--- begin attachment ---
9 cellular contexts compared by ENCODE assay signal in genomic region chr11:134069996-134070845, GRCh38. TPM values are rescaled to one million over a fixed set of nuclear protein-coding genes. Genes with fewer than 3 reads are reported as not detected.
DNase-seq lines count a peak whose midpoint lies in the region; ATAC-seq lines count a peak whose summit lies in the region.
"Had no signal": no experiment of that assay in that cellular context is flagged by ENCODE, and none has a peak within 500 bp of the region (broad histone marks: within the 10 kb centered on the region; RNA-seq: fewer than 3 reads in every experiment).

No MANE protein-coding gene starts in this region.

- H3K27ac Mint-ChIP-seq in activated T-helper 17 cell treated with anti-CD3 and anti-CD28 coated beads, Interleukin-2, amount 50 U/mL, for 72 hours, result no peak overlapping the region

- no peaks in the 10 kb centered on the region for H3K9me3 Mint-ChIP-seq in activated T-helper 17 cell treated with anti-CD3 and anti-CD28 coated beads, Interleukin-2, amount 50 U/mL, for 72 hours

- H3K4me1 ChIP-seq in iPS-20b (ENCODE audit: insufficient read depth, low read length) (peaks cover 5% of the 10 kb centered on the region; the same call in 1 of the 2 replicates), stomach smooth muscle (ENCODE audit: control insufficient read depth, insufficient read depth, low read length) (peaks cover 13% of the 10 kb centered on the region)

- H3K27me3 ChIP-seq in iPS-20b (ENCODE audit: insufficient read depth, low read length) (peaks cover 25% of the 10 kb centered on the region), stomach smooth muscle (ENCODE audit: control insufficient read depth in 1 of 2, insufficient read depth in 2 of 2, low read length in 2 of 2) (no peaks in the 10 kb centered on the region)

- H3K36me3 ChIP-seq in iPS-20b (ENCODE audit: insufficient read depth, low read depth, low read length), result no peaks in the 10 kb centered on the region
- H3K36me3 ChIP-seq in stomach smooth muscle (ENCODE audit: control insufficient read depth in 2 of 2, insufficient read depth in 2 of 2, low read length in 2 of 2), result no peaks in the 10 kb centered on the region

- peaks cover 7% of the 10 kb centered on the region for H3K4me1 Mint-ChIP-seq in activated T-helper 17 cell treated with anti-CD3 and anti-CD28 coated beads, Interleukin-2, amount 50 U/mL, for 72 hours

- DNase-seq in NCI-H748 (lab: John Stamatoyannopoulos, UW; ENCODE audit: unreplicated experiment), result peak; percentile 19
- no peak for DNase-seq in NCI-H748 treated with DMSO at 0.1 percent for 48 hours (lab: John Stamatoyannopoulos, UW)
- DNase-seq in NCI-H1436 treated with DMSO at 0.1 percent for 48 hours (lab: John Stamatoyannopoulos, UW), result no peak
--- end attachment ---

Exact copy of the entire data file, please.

9 cellular contexts compared by ENCODE assay signal in genomic region chr11:134069996-134070845, GRCh38. TPM values are rescaled to one million over a fixed set of nuclear protein-coding genes. Genes with fewer than 3 reads are reported as not detected.
DNase-seq lines count a peak whose midpoint lies in the region; ATAC-seq lines count a peak whose summit lies in the region.
"Had no signal": no experiment of that assay in that cellular context is flagged by ENCODE, and none has a peak within 500 bp of the region (broad histone marks: within the 10 kb centered on the region; RNA-seq: fewer than 3 reads in every experiment).

No MANE protein-coding gene starts in this region.

- H3K27ac Mint-ChIP-seq in activated T-helper 17 cell treated with anti-CD3 and anti-CD28 coated beads, Interleukin-2, amount 50 U/mL, for 72 hours, result no peak overlapping the region

- no peaks in the 10 kb centered on the region for H3K9me3 Mint-ChIP-seq in activated T-helper 17 cell treated with anti-CD3 and anti-CD28 coated beads, Interleukin-2, amount 50 U/mL, for 72 hours

- H3K4me1 ChIP-seq in iPS-20b (ENCODE audit: insufficient read depth, low read length) (peaks cover 5% of the 10 kb centered on the region; the same call in 1 of the 2 replicates), stomach smooth muscle (ENCODE audit: control insufficient read depth, insufficient read depth, low read length) (peaks cover 13% of the 10 kb centered on the region)

- H3K27me3 ChIP-seq in iPS-20b (ENCODE audit: insufficient read depth, low read length) (peaks cover 25% of the 10 kb centered on the region), stomach smooth muscle (ENCODE audit: control insufficient read depth in 1 of 2, insufficient read depth in 2 of 2, low read length in 2 of 2) (no peaks in the 10 kb centered on the region)

- H3K36me3 ChIP-seq in iPS-20b (ENCODE audit: insufficient read depth, low read depth, low read length), result no peaks in the 10 kb centered on the region
- H3K36me3 ChIP-seq in stomach smooth muscle (ENCODE audit: control insufficient read depth in 2 of 2, insufficient read depth in 2 of 2, low read length in 2 of 2), result no peaks in the 10 kb centered on the region

- peaks cover 7% of the 10 kb centered on the region for H3K4me1 Mint-ChIP-seq in activated T-helper 17 cell treated with anti-CD3 and anti-CD28 coated beads, Interleukin-2, amount 50 U/mL, for 72 hours

- DNase-seq in NCI-H748 (lab: John Stamatoyannopoulos, UW; ENCODE audit: unreplicated experiment), result peak; percentile 19
- no peak for DNase-seq in NCI-H748 treated with DMSO at 0.1 percent for 48 hours (lab: John Stamatoyannopoulos, UW)
- DNase-seq in NCI-H1436 treated with DMSO at 0.1 percent for 48 hours (lab: John Stamatoyannopoulos, UW), result no peak